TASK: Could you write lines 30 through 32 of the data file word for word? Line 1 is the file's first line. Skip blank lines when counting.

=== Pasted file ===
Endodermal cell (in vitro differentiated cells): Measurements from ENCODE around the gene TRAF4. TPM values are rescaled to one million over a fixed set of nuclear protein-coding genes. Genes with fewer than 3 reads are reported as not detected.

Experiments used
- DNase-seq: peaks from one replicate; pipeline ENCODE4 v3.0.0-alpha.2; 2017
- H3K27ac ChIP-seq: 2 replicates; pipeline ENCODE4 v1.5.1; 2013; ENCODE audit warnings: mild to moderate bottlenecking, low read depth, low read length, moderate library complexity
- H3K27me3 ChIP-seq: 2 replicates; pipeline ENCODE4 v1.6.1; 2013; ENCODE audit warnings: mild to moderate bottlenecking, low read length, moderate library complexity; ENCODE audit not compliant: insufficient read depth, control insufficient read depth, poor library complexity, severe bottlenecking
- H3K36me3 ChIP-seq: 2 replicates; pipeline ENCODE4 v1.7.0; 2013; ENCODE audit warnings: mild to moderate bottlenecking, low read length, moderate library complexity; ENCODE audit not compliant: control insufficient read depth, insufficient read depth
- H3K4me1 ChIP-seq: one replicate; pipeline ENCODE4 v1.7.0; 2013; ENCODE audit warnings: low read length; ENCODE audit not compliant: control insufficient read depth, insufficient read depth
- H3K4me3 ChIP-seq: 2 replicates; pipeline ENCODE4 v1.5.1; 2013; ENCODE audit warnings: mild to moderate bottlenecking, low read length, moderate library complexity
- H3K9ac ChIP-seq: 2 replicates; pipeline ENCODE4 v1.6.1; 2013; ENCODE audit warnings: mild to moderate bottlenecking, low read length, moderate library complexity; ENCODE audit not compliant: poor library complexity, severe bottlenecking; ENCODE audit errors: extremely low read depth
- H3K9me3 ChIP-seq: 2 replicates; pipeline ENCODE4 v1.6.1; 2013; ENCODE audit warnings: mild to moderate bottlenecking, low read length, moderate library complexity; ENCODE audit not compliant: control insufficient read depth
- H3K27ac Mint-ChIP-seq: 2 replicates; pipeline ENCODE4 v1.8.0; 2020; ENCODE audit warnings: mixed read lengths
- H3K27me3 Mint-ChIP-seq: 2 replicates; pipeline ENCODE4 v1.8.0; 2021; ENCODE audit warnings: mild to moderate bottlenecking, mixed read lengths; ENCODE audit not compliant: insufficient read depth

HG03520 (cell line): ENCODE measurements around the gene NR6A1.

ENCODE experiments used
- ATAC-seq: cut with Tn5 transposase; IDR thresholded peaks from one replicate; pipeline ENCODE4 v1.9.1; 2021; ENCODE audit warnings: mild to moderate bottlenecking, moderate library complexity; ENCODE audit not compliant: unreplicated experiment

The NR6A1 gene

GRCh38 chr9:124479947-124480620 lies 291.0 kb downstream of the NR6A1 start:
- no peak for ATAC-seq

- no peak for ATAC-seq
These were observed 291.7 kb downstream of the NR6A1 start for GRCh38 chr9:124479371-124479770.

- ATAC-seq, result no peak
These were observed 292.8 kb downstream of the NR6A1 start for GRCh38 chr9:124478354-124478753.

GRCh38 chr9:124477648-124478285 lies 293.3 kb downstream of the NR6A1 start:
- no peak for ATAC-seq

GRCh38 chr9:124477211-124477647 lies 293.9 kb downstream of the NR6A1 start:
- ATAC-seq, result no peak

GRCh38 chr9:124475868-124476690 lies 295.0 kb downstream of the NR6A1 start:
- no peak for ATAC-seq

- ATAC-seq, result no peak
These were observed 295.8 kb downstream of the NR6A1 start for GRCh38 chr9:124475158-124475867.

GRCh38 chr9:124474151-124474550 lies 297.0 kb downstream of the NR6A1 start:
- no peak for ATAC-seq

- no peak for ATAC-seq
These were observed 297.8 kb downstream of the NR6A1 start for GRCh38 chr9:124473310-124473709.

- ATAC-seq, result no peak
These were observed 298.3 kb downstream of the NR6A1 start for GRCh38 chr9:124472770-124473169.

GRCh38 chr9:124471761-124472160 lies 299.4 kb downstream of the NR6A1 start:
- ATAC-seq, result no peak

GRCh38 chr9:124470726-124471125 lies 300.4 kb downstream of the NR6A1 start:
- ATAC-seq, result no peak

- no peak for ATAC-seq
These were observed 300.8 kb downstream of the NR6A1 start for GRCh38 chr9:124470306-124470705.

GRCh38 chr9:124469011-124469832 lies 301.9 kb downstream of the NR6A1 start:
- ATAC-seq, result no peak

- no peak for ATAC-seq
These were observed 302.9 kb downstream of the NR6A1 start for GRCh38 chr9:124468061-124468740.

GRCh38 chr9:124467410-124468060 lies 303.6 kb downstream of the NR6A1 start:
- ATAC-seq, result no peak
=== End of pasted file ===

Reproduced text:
These were observed 295.8 kb downstream of the NR6A1 start for GRCh38 chr9:124475158-124475867.

GRCh38 chr9:124474151-124474550 lies 297.0 kb downstream of the NR6A1 start:
- no peak for ATAC-seq